The risk of captan injury is greatest when the annual spring growth flush of fruit trees coincides with an extended period of cloudy, cool, damp weather. The growth flush on fruit trees begins when terminal shoots start growing during or shortly after bloom. The cuticle (the waxy layer on the leaf and fruit surfaces) develops in response to heat and water stress. During cloudy and damp weather, there is little danger from heat or water loss and trees therefore produce only a thin cuticle to protect the newly formed leaves and enlarging fruitlets.
The same waxy cuticle that serves to prevent water loss also prevents captan from entering and injuring living cells beneath the plant cuticle. Some varieties of plums and cherries almost always develop a leaf spot or shot-hole after captan is applied because, even under the best conditions, some captan enters and kills leaf cells of these varieties. For most other fruit crops, captan causes little or no injury except during unusual seasons when weather conditions inhibit cuticle development.
Even when plant tissue has only a thin cuticle, captan by itself will rarely cause phytotoxicity (except to those plum and cherry varieties that are especially susceptible to captan injury). Problems often arise, however, when captan is mixed with other agrichemical products. Spray adjuvants that enhance the transport of captan through the plant cuticle can greatly increase the phytotoxicity of captan, especially when the plant cuticle is thin at the time spray is applied. Adjuvants that enhance uptake of captan include spray oils, some spreader-stickers, and other petroleum-based carriers commonly found in products that are formulated as liquids or emulsifiable concentrates.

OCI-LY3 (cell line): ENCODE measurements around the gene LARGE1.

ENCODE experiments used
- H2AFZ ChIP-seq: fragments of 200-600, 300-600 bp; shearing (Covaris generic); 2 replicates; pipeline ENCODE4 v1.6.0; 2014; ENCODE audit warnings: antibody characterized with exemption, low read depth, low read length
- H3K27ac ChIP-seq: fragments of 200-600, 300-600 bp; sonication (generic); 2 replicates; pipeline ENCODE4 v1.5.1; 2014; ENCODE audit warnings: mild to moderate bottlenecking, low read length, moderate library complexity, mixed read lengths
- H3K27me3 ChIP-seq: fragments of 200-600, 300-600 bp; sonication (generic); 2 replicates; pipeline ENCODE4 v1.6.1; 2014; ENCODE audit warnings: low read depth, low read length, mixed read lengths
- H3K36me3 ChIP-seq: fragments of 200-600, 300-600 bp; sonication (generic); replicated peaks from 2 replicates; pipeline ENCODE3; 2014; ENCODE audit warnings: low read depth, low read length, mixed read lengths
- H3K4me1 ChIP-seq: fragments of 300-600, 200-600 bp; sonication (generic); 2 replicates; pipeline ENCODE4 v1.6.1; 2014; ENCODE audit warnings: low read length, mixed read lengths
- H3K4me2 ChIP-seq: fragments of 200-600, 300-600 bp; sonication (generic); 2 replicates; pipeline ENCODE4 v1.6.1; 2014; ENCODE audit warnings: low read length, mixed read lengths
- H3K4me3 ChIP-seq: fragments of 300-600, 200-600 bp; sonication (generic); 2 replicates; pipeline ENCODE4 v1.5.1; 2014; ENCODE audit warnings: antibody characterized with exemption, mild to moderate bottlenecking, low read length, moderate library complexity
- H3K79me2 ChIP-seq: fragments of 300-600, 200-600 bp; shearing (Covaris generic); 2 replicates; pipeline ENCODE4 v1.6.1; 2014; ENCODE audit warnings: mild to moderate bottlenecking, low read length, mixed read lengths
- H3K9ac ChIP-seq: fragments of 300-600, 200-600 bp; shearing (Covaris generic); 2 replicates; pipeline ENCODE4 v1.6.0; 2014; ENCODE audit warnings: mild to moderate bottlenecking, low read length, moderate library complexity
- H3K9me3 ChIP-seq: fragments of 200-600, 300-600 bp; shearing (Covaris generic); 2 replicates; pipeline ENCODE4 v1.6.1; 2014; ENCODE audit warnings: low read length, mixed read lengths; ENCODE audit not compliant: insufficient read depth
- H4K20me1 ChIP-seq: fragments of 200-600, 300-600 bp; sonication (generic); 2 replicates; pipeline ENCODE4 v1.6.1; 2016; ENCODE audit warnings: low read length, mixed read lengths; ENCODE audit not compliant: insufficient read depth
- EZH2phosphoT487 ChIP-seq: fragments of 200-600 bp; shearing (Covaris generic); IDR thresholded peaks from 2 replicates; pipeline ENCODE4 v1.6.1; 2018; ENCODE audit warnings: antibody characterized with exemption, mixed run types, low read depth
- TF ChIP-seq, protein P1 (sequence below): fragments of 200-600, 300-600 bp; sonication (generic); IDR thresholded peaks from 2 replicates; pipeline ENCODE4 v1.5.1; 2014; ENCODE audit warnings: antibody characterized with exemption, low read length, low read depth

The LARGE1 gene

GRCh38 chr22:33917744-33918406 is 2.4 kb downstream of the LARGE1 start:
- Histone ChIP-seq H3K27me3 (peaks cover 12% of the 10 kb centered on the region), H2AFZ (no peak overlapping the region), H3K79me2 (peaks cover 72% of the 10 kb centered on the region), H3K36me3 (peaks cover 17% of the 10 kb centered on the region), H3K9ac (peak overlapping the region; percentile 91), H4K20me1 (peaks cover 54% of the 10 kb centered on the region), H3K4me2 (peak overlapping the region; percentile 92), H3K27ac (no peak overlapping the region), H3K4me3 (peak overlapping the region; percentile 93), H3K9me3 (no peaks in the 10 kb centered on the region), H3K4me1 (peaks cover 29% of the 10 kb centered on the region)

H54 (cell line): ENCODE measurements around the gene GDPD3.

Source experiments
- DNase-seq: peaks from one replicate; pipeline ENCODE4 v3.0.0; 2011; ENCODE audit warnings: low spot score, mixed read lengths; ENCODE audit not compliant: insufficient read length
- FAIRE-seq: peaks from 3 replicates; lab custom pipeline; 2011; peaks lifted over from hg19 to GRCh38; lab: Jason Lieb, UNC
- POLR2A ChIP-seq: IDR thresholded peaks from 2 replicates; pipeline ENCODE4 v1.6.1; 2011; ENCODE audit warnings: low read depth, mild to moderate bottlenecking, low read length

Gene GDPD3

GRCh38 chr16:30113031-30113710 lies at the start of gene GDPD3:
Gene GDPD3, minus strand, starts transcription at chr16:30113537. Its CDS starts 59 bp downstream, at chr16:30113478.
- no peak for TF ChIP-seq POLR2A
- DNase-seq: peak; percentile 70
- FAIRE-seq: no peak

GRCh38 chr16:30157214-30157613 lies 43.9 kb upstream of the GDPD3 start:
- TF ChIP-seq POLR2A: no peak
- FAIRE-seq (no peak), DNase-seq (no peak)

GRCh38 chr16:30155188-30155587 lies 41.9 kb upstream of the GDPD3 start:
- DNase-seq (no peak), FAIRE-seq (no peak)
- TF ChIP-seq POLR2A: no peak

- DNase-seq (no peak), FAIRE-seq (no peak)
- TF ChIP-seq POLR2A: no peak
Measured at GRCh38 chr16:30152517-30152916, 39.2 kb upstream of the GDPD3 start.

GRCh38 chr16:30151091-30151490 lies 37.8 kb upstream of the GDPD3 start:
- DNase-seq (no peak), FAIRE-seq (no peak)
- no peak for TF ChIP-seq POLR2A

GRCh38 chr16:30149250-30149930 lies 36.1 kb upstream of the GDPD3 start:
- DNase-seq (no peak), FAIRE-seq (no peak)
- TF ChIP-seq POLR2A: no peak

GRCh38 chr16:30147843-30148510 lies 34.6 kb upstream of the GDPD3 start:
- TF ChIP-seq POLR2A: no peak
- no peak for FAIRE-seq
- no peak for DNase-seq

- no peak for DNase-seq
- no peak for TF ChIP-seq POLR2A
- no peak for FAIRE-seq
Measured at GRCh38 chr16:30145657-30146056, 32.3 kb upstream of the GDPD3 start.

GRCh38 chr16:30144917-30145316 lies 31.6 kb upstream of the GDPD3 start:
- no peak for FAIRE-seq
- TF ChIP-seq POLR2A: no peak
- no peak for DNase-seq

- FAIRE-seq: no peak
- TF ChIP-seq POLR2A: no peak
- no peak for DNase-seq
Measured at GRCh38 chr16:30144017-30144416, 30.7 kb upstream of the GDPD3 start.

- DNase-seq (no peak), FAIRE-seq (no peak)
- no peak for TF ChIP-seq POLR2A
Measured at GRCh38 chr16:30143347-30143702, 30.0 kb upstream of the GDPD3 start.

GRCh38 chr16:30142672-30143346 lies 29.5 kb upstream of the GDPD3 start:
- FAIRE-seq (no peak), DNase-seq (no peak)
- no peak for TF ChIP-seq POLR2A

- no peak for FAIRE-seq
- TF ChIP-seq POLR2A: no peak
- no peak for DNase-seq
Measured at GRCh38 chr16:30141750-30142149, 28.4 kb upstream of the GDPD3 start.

Where apple scab symptoms are appearing in orchards, the best option for stopping further spread of apple scab is to apply a combination of an SI fungicide along with the maximum label rate of captan. To avoid phytotoxicity problems, however, growers may need to use an SI-plus-mancozeb combination for the next week to avoid the potential phytotoxicity that could result if captan is applied at this time. This is especially true if Sevin XLR Plus will be applied for thinning or if spray oil will be applied with a miticide during the next week. Those who opt to apply captan despite the risks are advised not to use spray adjuvants that might enhance trans-cuticular movement of captan.
Roundheaded Appletree Borer
Mullein Plant Bug
Oriental Fruit Moth
San Jose Scale
Spotted Tentiform Leafminer
White Apple Leafhopper
WORMS WE HAVE KNOWN
Apple growers in N.Y. have not traditionally applied insecticide sprays specifically targeted against internal Lepidoptera. Early season control sprays directed against the plum curculio have provided adequate control of the first generation of internal Lepidoptera, and later sprays applied during July and August to control apple maggot have controlled later season generations. Most growers have used broad-spectrum organophosphate (OP) insecticides to control all of these pests that directly injure fruit and have usually obtained almost perfect control at a reasonable cost. However, in the future, it appears that changes in pesticide regulations, as well as in pest susceptibility, may affect the availability and effectiveness of organophosphates. Also, as growers attempt to implement more sophisticated IPM programs using more selective "reduced risk" insecticides, which usually have a narrower activity range, for control of plum curculio and apple maggot, it may become necessary to apply specific treatments to control internal Lepidoptera throughout the growing season.